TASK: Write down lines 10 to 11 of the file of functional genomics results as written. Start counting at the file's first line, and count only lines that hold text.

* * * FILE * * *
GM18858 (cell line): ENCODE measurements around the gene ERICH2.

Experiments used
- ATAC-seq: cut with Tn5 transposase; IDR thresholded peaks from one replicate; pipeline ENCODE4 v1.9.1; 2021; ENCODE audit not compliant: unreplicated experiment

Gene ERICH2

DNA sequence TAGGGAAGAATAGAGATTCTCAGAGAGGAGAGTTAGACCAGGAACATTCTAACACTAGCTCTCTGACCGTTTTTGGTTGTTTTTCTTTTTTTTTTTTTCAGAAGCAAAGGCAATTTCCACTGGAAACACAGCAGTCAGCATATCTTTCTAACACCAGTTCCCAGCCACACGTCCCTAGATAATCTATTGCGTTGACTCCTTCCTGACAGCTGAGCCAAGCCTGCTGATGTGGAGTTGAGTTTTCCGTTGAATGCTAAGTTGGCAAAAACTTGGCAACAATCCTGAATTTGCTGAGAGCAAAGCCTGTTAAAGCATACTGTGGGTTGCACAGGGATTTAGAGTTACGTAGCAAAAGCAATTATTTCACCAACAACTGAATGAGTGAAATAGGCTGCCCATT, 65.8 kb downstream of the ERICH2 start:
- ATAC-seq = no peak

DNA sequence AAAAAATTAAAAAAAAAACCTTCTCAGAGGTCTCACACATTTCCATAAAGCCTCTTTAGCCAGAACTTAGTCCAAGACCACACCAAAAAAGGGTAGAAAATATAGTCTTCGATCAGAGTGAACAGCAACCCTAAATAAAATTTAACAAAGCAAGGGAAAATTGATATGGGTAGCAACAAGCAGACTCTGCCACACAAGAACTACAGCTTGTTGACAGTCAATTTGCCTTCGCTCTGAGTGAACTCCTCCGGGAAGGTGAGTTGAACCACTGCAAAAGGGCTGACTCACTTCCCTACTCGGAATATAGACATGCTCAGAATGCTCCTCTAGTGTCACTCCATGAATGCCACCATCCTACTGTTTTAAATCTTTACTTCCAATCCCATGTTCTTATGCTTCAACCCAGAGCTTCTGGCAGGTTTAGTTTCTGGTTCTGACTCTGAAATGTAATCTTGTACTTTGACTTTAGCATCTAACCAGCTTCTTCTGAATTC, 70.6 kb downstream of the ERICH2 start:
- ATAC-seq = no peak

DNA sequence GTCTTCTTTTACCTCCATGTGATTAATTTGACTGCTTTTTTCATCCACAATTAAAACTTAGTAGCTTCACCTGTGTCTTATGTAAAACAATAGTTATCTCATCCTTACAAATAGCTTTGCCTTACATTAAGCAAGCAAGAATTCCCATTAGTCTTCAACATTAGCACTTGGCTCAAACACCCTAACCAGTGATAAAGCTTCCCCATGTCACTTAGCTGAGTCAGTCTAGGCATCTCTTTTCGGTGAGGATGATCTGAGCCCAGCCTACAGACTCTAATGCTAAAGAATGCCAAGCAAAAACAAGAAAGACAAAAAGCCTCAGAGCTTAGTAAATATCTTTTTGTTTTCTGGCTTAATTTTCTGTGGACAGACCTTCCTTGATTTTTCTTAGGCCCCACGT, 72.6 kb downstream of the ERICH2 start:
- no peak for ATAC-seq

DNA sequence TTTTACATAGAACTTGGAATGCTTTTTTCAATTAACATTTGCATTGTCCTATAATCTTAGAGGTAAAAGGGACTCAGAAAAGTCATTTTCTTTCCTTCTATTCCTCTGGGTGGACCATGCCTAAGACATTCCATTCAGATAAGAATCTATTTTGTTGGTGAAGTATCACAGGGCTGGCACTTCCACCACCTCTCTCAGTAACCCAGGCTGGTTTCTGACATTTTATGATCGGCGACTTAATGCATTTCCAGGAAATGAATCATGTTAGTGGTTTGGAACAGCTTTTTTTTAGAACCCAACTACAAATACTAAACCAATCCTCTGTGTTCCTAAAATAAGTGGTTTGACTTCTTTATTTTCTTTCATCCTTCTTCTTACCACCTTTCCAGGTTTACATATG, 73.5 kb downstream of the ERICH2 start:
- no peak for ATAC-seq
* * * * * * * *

- no peak for ATAC-seq

DNA sequence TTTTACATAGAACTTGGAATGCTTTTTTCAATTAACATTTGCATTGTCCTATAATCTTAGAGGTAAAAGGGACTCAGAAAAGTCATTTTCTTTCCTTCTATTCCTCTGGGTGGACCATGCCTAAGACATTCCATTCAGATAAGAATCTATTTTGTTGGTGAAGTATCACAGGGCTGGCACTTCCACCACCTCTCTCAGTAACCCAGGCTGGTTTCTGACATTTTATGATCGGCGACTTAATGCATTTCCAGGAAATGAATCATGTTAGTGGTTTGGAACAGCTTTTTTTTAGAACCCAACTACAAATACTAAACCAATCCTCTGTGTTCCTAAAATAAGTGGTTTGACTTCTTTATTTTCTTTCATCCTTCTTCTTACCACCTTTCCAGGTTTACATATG, 73.5 kb downstream of the ERICH2 start: